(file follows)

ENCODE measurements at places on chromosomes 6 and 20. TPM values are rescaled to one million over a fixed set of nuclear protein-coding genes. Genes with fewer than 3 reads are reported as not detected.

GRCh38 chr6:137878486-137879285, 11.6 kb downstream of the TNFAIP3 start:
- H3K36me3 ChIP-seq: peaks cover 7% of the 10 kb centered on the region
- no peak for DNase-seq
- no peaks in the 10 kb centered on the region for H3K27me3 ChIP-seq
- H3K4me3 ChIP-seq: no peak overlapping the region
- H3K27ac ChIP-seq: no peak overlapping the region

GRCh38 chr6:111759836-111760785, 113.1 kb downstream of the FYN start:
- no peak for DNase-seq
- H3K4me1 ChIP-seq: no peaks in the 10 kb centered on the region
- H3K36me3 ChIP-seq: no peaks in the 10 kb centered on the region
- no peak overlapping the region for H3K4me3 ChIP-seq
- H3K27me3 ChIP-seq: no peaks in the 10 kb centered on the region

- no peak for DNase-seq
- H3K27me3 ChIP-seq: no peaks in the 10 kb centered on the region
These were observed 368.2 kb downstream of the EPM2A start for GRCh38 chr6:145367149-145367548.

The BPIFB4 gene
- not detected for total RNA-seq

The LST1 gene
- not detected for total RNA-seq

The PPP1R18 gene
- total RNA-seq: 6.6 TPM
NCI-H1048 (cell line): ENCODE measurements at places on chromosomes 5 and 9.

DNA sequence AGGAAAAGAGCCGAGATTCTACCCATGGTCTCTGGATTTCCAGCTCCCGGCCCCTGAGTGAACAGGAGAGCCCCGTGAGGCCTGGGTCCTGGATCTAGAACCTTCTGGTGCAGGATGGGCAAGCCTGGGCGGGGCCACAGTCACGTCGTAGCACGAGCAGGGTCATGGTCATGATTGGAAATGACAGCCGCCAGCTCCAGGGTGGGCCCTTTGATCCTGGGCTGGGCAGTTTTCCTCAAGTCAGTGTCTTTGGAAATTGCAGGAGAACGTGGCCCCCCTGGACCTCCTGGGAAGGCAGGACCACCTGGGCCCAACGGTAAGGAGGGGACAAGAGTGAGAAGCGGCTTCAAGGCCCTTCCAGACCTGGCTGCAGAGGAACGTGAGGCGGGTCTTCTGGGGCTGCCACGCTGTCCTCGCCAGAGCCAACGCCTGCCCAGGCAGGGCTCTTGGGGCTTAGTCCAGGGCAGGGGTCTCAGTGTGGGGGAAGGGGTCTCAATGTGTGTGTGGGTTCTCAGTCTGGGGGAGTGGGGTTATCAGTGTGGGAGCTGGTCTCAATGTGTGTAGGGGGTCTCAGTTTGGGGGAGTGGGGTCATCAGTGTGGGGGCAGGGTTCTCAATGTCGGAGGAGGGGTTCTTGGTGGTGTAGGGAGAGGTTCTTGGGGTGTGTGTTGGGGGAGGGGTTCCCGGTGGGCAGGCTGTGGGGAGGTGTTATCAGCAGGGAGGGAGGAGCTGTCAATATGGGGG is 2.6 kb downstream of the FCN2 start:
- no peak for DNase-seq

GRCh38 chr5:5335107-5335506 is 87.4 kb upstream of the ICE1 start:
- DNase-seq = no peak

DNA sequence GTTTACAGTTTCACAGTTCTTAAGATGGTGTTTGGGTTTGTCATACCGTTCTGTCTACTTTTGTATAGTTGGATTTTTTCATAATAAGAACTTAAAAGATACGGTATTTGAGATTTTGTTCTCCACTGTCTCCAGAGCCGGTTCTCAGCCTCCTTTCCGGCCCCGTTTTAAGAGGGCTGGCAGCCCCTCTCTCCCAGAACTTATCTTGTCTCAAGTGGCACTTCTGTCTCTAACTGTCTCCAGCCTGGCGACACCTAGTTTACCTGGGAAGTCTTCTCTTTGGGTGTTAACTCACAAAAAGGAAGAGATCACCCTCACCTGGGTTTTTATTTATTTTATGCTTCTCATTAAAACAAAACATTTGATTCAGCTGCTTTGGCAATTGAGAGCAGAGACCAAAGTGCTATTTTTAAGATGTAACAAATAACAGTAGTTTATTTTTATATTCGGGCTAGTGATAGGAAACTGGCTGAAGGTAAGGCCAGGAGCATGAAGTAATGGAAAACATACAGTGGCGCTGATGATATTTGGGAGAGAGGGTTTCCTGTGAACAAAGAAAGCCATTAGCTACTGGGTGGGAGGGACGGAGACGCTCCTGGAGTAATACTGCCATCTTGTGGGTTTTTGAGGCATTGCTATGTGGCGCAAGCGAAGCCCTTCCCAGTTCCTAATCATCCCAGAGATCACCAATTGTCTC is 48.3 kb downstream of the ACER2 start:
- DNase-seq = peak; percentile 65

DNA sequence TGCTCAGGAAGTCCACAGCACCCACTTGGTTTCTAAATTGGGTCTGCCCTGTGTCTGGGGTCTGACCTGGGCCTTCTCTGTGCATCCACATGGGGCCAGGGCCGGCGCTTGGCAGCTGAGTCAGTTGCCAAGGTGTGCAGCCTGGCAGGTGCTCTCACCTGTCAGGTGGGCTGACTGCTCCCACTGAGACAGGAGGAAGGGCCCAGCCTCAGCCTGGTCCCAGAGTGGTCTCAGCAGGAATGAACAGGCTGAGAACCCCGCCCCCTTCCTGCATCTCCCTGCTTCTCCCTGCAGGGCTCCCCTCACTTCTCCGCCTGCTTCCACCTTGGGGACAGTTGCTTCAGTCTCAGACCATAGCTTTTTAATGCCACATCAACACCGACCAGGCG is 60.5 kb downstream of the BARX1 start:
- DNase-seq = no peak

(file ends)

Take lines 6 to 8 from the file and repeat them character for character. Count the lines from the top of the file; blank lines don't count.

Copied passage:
- H3K4me3 ChIP-seq: no peak overlapping the region
- H3K27ac ChIP-seq: no peak overlapping the region

GRCh38 chr6:111759836-111760785, 113.1 kb downstream of the FYN start: